Colorado modernizes community solar program


With his signature on SB24-207, Governor Polis signed into law legislation intended to modernize the state’s community solar program, start a new dispatchable distributed generation program, upgrade the power grid, and promote energy equity.

Colorado was awarded a $156 million grant from the EPA’s Solar for All program to provide loans and incentives for community solar development, including directly funding community solar projects in the state, helping to deliver lower utility bills, create jobs, and expand the benefits of solar to low-income and disadvantaged communities.

One of the major benefits of community solar is it opens access to customers that may not have a suitable roof or financial situation for rooftop solar. It allows residents, businesses, organizations, and municipalities to subscribe to a portion of a solar asset’s electricity generation to receive credit on their electricity bills for the power it generates.

The Solar for All program is one of three grant programs under the Greenhouse Gas Reduction Fund created by the Inflation Reduction Act. EPA intends to design the grants competition to “maximize impact toward” that fund’s objectives, namely reducing greenhouse gas emissions and other air pollutants, delivering program benefits “particularly” to low-income and disadvantaged communities, and mobilizing financing and private capital.

The DOE estimates that the average low-income household benefiting from this program will save around $400 a year on their electric bills; collectively that’s over $350 million in annual household savings from all 60 selected applicants, totaling over $8 billion in cumulative savings for over a standard solar project 25-year asset life.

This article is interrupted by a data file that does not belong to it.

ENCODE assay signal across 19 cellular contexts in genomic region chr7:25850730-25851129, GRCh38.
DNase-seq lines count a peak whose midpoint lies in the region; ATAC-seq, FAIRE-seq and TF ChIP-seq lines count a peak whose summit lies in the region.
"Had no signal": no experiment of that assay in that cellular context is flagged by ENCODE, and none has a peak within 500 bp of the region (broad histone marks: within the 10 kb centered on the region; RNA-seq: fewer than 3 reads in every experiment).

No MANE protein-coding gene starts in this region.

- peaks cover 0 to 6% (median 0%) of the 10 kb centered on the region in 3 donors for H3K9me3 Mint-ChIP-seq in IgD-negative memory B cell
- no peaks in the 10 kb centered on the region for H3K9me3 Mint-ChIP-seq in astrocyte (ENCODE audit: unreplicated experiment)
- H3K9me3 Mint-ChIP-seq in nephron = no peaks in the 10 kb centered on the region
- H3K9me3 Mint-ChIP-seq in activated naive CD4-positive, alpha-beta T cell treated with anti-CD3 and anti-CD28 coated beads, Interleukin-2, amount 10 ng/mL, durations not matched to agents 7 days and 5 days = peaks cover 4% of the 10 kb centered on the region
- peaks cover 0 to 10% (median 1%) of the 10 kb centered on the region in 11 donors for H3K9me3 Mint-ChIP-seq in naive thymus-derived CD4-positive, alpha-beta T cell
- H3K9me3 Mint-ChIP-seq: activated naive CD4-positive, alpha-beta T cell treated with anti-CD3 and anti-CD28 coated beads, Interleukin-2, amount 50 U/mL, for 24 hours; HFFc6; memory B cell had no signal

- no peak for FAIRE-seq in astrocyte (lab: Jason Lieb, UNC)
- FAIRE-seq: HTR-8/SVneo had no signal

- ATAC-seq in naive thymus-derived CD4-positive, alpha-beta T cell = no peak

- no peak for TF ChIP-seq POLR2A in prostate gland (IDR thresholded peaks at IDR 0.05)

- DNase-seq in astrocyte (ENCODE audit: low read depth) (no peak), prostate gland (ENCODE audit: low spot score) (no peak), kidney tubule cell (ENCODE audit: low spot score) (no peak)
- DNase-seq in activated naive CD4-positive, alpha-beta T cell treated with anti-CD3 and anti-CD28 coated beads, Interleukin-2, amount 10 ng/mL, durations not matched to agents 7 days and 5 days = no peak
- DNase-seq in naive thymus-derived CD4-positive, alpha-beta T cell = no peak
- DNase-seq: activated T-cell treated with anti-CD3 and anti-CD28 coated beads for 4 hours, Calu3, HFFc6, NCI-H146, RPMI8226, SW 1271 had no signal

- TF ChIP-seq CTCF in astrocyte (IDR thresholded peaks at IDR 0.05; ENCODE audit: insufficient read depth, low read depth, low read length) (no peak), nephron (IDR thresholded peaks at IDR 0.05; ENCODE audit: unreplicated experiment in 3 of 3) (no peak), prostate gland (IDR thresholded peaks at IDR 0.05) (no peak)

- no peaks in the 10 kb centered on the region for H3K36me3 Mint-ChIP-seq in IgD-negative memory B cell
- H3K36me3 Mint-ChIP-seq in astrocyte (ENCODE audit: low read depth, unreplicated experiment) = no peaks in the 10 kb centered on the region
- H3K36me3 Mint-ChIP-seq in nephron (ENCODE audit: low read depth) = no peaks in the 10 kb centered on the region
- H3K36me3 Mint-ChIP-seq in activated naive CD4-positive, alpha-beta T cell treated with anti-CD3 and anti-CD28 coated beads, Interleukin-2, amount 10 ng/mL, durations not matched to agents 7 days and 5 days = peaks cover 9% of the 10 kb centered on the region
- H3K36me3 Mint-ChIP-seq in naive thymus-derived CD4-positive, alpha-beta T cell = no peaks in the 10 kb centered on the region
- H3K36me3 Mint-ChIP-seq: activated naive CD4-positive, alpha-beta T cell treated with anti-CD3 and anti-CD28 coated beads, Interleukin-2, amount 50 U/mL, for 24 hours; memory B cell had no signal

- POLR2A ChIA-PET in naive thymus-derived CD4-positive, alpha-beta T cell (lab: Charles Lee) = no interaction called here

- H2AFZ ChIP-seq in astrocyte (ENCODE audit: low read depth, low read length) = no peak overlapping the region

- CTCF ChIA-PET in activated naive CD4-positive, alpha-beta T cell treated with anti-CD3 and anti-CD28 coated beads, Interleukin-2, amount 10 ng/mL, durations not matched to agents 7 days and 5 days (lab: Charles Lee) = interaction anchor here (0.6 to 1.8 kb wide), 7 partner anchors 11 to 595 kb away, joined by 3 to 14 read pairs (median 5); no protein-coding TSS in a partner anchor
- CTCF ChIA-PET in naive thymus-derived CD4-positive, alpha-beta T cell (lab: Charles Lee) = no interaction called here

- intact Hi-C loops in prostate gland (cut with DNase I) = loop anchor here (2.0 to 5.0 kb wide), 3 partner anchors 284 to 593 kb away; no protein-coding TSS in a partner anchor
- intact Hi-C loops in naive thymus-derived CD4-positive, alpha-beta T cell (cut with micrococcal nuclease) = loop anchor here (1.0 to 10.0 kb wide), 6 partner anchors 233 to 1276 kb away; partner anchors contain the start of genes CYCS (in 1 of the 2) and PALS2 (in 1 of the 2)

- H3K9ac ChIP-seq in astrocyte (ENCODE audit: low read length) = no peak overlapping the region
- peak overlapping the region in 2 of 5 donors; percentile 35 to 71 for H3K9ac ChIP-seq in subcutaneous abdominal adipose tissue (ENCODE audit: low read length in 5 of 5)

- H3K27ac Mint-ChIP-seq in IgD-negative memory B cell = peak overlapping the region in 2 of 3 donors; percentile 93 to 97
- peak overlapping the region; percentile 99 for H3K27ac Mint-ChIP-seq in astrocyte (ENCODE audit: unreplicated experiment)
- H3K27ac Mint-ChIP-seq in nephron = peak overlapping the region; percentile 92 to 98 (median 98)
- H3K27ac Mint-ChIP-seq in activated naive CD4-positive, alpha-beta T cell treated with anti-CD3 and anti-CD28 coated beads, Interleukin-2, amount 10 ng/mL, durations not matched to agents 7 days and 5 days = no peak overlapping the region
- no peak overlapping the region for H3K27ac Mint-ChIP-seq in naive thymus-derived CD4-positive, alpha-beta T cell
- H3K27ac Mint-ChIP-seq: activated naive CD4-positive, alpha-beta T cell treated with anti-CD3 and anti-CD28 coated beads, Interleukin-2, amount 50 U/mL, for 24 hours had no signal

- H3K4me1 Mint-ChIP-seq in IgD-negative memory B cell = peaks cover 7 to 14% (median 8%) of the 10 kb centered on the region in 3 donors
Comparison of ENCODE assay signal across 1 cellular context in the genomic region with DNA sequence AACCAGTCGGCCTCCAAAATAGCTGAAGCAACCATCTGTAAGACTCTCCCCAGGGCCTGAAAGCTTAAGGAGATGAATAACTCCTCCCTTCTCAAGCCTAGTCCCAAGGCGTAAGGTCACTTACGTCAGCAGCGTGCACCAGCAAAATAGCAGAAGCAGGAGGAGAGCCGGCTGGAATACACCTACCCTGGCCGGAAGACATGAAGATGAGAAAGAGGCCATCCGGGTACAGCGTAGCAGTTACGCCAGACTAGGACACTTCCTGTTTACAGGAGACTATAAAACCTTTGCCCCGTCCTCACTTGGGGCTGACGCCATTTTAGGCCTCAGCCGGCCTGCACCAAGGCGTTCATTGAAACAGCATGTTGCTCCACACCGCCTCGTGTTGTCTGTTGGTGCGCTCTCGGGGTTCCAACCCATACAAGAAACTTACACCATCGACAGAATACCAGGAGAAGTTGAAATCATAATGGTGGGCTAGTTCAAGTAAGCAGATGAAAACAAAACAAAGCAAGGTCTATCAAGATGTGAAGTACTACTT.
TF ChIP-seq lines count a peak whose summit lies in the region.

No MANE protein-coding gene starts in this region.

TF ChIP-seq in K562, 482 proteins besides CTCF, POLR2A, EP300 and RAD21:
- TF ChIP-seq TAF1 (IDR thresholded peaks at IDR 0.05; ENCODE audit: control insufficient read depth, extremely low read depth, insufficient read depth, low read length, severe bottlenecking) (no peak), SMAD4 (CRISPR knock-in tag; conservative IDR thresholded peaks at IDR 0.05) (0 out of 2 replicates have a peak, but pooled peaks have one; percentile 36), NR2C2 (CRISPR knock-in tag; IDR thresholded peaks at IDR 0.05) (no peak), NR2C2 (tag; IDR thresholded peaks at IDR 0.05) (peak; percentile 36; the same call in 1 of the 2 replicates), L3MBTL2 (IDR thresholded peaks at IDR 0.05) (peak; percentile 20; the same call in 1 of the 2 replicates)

“All Coloradans, regardless of income level or homeownership status, should be able to participate in the transition to renewable energy,” said Senate President Steve Fenberg, sponsor of SB24-207. “With the signing of this bill, we have taken a major step to remove barriers to accessing solar energy — like homeownership or credit score requirements — to ensure renters, non-profits, and small businesses can take part without breaking the bank.”

Colorado was the first in the nation when, in 2010, it passed pass legislation “truly enabling” a third-part community solar model, according to Kevin Cray, Mountain West

“It was time for an upgrade. Today’s action by Gov. Polis will reinvigorate Colorado community solar, positioning the state to regain its leadership position in providing equitable clean energy options for customers,” said Cray.

The new law is expected to deliver the following benefits:

  • Deliver meaningful bill savings of 25-55% to thousands of additional income-qualified Colorado households;
  • Reserve at least 51% of each community solar project for income-qualified residential subscribers;
  • Enhance subscriber experiences with best-in-class enrollment methods, consumer protections, and consolidated billing;
  • Prioritize projects sited on preferred locations, like rooftops and brownfields, and drive dual-use practices, such as agrivoltaics; and
  • Improve the methods that third-party stakeholders use to develop community solar projects with investor-owned utilities.

“This law is a reflection of the state’s ongoing commitment to ensure an equitable clean energy transition and to leverage local energy resources to create a cost-effective and resilient grid,” said John Bernhardt, Vice President of Policy for Pivot Energy. “As a Colorado-based company, we are proud of our state’s leadership and stand ready to help realize the goals of SB 24-207.”

Organizations and advocates including Vote Solar, Nature Conservancy, Grid Alternatives, Colorado Solar and Storage Association, among others, are optimistic about the opportunities presented by this legislation.

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